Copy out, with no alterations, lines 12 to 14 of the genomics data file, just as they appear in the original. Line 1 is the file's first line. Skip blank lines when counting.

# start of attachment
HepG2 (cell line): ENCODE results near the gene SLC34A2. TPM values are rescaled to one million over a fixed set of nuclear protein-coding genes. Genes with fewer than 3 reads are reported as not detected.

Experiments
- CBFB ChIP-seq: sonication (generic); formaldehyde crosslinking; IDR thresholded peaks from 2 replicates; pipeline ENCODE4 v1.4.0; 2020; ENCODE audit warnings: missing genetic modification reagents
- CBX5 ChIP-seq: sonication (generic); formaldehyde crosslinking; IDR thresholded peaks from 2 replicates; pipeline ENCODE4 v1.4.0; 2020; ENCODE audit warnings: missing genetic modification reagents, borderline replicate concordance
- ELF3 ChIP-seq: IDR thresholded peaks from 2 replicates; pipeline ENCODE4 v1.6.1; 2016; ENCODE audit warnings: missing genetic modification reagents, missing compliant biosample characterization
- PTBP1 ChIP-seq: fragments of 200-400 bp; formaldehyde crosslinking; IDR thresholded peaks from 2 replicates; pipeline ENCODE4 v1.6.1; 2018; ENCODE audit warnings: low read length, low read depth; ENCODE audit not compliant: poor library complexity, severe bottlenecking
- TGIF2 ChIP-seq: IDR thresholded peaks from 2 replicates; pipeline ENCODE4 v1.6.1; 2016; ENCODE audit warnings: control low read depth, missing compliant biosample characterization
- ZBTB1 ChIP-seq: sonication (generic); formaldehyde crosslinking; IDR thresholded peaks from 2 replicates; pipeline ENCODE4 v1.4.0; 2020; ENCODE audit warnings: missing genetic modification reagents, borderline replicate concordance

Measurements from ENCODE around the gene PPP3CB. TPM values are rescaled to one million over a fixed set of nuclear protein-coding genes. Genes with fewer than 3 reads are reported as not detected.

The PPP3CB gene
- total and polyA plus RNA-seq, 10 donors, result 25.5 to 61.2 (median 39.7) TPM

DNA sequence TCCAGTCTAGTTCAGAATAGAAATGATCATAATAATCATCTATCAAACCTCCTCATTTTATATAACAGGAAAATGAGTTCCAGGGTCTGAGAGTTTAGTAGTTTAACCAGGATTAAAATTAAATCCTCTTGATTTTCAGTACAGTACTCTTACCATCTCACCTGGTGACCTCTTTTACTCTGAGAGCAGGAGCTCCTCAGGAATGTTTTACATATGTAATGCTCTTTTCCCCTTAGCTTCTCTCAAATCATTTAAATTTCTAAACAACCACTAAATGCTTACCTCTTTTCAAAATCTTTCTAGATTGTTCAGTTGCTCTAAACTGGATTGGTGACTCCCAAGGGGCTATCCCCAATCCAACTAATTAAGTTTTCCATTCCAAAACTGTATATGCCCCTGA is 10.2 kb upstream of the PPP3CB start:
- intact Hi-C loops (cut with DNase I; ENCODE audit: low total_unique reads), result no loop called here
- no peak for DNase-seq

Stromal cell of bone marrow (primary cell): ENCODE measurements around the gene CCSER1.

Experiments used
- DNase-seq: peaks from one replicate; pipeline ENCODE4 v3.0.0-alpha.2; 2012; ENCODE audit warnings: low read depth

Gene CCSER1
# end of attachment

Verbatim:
DNA sequence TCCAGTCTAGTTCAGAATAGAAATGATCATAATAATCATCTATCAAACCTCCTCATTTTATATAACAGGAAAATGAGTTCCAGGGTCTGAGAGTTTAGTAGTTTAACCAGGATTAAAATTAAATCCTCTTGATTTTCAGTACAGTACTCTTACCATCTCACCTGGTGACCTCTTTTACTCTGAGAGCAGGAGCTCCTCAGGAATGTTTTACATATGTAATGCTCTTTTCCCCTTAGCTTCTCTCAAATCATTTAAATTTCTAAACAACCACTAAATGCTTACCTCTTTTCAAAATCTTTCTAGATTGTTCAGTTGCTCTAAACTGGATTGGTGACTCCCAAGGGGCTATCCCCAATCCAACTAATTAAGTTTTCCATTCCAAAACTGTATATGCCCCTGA is 10.2 kb upstream of the PPP3CB start:
- intact Hi-C loops (cut with DNase I; ENCODE audit: low total_unique reads), result no loop called here
- no peak for DNase-seq